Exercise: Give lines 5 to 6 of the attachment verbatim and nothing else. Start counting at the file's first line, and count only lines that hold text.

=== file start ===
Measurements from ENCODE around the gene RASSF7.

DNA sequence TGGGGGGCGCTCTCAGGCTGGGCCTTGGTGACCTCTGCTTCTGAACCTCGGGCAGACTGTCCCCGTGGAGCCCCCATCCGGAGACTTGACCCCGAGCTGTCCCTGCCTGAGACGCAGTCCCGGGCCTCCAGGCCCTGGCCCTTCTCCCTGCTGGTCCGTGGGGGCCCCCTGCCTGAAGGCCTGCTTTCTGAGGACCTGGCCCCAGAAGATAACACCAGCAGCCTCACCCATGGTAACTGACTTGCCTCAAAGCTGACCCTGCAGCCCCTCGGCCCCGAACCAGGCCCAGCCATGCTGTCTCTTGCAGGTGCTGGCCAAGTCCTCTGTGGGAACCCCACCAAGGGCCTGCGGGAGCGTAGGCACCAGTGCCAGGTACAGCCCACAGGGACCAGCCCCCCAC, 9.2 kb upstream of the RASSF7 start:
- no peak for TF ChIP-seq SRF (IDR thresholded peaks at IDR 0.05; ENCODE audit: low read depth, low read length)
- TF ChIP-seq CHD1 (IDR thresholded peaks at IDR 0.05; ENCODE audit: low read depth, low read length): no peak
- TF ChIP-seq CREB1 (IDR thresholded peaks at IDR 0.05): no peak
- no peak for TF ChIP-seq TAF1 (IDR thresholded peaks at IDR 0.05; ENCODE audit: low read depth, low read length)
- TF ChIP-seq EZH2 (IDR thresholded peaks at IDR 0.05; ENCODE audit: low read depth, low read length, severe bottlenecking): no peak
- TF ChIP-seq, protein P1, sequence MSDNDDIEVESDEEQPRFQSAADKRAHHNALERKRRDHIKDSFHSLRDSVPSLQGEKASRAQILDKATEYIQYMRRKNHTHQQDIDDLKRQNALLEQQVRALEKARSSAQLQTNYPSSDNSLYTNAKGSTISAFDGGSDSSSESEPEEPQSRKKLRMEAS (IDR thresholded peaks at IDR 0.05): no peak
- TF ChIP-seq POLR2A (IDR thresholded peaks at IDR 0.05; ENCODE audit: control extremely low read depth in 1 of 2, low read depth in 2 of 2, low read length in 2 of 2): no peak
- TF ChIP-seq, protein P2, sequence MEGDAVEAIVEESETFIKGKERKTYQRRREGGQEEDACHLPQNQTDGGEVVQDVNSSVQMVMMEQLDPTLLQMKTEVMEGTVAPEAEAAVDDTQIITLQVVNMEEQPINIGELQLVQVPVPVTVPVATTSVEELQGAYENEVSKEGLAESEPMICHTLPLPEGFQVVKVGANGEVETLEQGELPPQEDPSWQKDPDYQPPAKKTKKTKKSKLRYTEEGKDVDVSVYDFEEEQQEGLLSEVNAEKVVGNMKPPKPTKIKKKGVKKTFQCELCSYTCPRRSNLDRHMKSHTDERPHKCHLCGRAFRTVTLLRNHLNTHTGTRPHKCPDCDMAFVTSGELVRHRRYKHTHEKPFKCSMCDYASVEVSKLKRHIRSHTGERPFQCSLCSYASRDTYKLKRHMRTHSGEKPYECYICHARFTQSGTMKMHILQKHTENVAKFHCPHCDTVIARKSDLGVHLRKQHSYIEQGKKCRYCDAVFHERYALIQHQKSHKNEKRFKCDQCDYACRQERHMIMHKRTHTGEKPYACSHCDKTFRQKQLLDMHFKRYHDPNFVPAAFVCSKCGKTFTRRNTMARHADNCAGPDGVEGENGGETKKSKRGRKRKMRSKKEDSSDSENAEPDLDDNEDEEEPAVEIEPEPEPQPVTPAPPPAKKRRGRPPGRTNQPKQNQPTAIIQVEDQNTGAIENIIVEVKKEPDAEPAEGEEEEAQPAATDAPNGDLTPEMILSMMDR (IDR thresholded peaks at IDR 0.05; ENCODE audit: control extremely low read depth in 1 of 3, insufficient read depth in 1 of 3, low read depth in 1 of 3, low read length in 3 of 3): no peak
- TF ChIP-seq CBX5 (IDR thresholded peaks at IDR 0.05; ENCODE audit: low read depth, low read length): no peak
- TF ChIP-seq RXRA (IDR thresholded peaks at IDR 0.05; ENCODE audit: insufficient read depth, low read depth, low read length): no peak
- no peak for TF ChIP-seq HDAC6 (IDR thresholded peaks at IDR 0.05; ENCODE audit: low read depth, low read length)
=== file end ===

- TF ChIP-seq CREB1 (IDR thresholded peaks at IDR 0.05): no peak
- no peak for TF ChIP-seq TAF1 (IDR thresholded peaks at IDR 0.05; ENCODE audit: low read depth, low read length)